Reductions Hit Just As Services Needed Most
CHICAGO, Dec. 8, 2010 /PRNewswire-USNewswire/ -- Illinois' children, seniors, people with disabilities, and those who are homeless are suffering as Illinois' human service organizations cut essential programs, reduce hours and curtail levels of service in the face of Illinois' budget crisis. In a new survey that gauges the impact of the crisis on critical services in Illinois communities, more than half of responding Illinois' human service organizations report taking actions that reduce access to vital programs and services. Four in ten responding organizations report expanded waiting lists for services, and more than a quarter report that they have closed programs due to budget cuts.
The survey also demonstrates that the impact of the financial crisis on people receiving human services is remarkably similar across Illinois regardless of region or organizational size. Nearly all responding organizations (95%) stated they had been affected in some way by the crisis.
"Illinois residents who need help have been on the chopping block at budget time for many years. Now we can see the results: fewer children in child care; fewer after-school programs for teens; less help for people to get and keep jobs; and less assistance for those with mental illness or developmental disabilities, and the elderly," said Judith Gethner, director for Illinois Partners for Human Service, one of the survey's sponsors.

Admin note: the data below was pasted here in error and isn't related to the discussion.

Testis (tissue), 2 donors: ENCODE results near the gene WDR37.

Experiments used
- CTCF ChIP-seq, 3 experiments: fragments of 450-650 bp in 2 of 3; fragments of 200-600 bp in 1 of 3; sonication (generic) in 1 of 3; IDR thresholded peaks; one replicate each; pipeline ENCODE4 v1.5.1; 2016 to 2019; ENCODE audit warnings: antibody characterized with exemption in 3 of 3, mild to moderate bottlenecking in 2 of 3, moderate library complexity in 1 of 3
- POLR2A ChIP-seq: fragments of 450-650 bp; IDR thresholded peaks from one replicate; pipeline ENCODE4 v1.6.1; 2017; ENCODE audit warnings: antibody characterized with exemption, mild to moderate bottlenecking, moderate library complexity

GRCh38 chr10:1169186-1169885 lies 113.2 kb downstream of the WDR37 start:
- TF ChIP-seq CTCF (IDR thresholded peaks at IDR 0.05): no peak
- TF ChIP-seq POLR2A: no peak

Of the human service organizations responding to the survey
- 53% reported reduced hours or levels of service
- 41% reported increasing waiting lists
- 49% reported staff layoffs
- Among those who had to institute layoffs, on average, organizations laid off 13% of their staff.
"We need a balanced approach and shared responsibility for solving the state's financial crisis. Our children, seniors, and other needy residents have already contributed more than their fair share," Gethner added.
The state of Illinois contracts with nonprofit organizations to provide the majority of its human services including child care; after-school programs for teens; skills training or help finding jobs; counseling for victims of sexual or domestic abuse; assistance for those with mental illness and developmental disabilities; in-home care for the elderly.
The survey was conducted by Illinois Partners for Human Service and Illinois Collaboration on Youth, which analyzed the data along with the Social IMPACT Research Center of Heartland Alliance. The survey was sent to approximately 1,000 organizations, of which 282 responded. Organizations responding employ a total of 30,240 people full time and 17,095 part time and have a combined operating budget of more than $2 billion annually.
SOURCE Illinois Partners for Human Service